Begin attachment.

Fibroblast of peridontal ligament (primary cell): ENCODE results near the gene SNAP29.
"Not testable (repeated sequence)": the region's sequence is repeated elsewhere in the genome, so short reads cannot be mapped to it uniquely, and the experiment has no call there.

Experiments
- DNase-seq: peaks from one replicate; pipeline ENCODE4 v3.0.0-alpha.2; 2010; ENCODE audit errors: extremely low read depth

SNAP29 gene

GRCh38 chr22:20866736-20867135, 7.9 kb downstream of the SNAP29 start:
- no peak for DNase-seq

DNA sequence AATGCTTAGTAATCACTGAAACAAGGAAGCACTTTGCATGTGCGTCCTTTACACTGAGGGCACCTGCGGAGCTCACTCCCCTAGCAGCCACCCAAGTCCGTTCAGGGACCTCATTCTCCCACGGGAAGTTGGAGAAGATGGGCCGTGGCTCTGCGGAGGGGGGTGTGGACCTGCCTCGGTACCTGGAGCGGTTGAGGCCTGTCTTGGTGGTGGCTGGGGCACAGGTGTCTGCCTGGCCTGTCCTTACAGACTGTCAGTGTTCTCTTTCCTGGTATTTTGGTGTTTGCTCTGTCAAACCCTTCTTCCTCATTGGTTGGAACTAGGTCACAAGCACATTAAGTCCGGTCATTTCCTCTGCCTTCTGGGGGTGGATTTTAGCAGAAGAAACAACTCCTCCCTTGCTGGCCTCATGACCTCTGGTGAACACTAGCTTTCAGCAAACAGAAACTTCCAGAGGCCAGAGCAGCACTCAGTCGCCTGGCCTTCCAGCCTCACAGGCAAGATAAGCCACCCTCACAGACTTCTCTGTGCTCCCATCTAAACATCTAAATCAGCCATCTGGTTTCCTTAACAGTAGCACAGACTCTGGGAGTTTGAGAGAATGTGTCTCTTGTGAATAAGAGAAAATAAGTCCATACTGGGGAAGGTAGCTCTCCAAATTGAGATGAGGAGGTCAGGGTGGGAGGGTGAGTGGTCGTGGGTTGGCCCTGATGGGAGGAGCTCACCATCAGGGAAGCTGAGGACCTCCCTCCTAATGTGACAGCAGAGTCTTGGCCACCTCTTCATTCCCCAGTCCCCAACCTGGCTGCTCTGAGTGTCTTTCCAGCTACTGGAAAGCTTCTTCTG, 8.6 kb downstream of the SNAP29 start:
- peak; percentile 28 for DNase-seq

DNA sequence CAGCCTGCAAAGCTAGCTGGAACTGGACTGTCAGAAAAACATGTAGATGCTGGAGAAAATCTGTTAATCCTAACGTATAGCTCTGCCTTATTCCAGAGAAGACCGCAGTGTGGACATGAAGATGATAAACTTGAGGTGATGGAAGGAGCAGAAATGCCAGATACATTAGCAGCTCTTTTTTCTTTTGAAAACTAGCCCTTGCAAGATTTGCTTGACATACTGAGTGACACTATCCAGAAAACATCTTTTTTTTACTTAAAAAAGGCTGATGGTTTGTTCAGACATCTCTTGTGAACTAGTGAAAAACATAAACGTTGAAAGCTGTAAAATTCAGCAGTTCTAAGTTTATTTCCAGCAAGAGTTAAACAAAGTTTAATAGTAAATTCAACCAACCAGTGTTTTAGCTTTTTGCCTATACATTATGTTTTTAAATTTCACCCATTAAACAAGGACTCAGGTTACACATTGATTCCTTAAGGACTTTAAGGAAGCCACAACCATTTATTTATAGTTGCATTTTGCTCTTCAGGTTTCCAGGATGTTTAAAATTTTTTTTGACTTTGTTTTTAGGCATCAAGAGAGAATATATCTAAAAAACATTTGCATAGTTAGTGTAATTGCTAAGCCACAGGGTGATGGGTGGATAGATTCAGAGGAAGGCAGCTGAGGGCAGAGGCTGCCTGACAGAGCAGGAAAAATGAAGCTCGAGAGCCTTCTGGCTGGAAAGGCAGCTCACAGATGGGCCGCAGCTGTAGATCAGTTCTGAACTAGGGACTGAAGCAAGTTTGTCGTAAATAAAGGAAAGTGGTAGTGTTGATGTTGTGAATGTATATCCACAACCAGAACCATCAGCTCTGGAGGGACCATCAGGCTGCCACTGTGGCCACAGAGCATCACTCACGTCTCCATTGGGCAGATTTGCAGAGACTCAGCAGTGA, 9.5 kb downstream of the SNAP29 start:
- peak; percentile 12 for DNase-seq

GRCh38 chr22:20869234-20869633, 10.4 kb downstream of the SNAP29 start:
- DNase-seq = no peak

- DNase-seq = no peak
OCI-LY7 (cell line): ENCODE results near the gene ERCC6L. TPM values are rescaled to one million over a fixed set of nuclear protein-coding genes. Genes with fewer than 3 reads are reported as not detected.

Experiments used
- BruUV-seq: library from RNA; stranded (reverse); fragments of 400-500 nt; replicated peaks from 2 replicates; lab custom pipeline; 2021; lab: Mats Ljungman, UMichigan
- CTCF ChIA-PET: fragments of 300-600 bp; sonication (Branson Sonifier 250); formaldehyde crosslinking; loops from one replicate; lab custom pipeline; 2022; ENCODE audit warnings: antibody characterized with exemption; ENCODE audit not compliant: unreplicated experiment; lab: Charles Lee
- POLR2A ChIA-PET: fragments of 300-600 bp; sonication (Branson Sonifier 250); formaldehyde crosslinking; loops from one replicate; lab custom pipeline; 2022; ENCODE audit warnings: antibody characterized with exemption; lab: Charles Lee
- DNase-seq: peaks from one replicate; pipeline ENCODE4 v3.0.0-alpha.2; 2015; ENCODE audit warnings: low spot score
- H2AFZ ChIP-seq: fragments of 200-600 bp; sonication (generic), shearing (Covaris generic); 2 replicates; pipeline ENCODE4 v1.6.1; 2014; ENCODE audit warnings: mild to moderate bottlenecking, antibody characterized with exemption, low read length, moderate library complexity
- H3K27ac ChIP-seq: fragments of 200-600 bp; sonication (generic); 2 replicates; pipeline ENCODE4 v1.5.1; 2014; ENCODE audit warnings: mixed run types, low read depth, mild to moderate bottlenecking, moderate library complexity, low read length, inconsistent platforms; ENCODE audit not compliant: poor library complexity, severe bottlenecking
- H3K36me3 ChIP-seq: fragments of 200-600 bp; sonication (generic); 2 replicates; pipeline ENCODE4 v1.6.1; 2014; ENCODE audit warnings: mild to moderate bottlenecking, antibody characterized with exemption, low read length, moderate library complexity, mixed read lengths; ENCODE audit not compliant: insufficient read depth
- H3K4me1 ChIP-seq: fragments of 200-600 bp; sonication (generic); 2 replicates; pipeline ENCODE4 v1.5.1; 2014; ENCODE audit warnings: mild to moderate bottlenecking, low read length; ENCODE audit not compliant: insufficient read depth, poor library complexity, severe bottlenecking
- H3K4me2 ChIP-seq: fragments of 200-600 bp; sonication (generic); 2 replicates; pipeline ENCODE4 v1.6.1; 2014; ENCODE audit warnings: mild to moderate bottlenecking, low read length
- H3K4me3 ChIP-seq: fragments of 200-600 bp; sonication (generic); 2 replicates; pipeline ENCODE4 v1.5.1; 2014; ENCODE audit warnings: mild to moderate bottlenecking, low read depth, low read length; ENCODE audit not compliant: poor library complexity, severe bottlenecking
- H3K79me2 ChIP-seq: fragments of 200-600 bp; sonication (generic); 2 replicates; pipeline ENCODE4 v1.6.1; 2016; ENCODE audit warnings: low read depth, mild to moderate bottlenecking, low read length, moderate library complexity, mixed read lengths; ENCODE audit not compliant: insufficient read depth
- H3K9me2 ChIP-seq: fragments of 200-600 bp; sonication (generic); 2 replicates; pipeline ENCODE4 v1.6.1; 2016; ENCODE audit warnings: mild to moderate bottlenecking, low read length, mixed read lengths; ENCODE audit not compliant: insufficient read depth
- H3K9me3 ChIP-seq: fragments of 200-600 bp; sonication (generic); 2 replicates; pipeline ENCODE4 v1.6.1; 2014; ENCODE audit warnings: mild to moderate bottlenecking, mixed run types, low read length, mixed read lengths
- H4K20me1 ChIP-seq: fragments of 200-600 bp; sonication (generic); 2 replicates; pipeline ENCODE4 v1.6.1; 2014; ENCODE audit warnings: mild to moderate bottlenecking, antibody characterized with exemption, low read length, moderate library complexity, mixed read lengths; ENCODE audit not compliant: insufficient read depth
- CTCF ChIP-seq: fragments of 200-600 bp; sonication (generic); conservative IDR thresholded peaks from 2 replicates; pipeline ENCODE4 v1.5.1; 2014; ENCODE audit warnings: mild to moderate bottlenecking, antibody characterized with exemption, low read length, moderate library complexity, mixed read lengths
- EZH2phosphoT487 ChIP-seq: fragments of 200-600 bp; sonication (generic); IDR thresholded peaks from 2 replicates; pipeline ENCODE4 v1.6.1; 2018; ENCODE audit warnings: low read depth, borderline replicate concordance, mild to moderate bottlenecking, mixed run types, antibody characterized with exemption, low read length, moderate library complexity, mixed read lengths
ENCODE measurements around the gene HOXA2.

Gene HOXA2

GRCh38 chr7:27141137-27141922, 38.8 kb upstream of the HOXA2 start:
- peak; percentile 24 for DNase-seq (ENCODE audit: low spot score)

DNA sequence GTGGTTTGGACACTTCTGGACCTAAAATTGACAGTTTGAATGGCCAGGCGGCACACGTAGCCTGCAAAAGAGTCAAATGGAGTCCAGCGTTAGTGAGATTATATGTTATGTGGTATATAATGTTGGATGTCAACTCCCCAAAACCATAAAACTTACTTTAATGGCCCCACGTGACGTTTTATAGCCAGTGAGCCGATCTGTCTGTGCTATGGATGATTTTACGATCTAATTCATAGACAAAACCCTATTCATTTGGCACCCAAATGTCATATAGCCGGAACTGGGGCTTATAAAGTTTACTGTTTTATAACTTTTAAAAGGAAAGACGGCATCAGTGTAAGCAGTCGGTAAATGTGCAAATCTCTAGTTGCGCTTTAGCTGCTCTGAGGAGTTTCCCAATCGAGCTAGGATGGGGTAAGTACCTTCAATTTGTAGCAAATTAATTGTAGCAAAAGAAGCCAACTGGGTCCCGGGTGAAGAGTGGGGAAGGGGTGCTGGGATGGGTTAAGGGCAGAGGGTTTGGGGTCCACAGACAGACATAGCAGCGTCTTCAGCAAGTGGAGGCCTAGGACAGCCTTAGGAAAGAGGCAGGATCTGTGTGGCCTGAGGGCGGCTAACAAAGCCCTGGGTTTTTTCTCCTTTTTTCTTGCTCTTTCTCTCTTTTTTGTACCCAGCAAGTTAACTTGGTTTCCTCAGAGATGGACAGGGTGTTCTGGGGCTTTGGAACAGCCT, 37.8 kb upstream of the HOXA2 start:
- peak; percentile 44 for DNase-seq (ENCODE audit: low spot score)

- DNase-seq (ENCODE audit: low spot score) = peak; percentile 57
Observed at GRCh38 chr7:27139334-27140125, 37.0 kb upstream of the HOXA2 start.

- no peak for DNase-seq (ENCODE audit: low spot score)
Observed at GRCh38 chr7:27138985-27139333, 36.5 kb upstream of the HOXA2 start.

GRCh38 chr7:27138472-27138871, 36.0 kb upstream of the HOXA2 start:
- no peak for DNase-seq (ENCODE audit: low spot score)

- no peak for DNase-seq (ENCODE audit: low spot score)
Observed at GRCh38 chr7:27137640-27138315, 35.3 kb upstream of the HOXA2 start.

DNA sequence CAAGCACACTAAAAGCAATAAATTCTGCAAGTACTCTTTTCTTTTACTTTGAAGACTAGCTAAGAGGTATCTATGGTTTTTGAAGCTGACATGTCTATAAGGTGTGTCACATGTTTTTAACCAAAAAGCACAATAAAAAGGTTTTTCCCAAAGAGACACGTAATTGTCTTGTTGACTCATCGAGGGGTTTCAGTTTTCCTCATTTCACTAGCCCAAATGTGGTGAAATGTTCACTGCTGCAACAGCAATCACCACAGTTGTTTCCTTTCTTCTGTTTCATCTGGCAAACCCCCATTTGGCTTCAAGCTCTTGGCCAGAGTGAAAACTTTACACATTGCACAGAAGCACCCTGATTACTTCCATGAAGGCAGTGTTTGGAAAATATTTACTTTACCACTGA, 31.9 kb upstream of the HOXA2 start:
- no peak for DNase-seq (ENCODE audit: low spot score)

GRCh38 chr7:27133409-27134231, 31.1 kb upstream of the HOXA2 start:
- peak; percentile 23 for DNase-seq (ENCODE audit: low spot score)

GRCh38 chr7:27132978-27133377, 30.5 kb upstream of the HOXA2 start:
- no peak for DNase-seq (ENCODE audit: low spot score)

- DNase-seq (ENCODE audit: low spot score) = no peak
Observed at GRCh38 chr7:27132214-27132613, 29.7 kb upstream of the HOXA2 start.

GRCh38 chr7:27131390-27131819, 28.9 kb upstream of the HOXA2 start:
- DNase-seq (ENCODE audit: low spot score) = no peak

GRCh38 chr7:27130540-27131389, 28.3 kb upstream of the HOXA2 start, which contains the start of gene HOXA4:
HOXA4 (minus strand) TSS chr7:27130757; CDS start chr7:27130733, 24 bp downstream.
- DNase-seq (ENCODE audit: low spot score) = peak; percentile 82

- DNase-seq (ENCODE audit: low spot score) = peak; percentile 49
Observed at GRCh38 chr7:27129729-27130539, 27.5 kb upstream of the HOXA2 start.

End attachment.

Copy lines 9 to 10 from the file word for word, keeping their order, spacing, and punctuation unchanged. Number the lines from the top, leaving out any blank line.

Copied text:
- peak; percentile 28 for DNase-seq

DNA sequence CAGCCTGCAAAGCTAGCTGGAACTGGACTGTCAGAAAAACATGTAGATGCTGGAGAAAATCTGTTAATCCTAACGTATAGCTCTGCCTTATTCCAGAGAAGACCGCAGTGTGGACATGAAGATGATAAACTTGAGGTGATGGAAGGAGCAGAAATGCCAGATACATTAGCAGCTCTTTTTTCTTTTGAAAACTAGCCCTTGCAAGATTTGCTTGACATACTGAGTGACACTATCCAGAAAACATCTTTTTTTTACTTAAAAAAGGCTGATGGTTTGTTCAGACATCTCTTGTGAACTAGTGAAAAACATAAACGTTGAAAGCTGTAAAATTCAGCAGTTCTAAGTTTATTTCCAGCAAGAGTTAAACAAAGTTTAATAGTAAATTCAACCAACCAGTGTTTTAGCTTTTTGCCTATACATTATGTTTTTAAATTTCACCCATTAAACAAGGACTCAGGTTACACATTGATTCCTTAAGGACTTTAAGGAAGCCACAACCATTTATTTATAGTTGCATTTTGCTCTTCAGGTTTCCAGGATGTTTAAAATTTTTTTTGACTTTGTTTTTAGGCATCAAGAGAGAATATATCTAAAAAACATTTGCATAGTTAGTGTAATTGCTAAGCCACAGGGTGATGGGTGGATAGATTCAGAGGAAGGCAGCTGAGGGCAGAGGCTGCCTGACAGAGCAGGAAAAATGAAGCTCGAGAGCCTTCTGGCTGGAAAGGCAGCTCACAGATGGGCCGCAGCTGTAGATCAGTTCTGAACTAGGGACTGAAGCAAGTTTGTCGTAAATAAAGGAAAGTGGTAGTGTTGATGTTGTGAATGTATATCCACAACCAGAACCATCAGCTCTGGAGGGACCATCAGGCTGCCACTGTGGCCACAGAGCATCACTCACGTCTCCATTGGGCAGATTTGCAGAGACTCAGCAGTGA, 9.5 kb downstream of the SNAP29 start: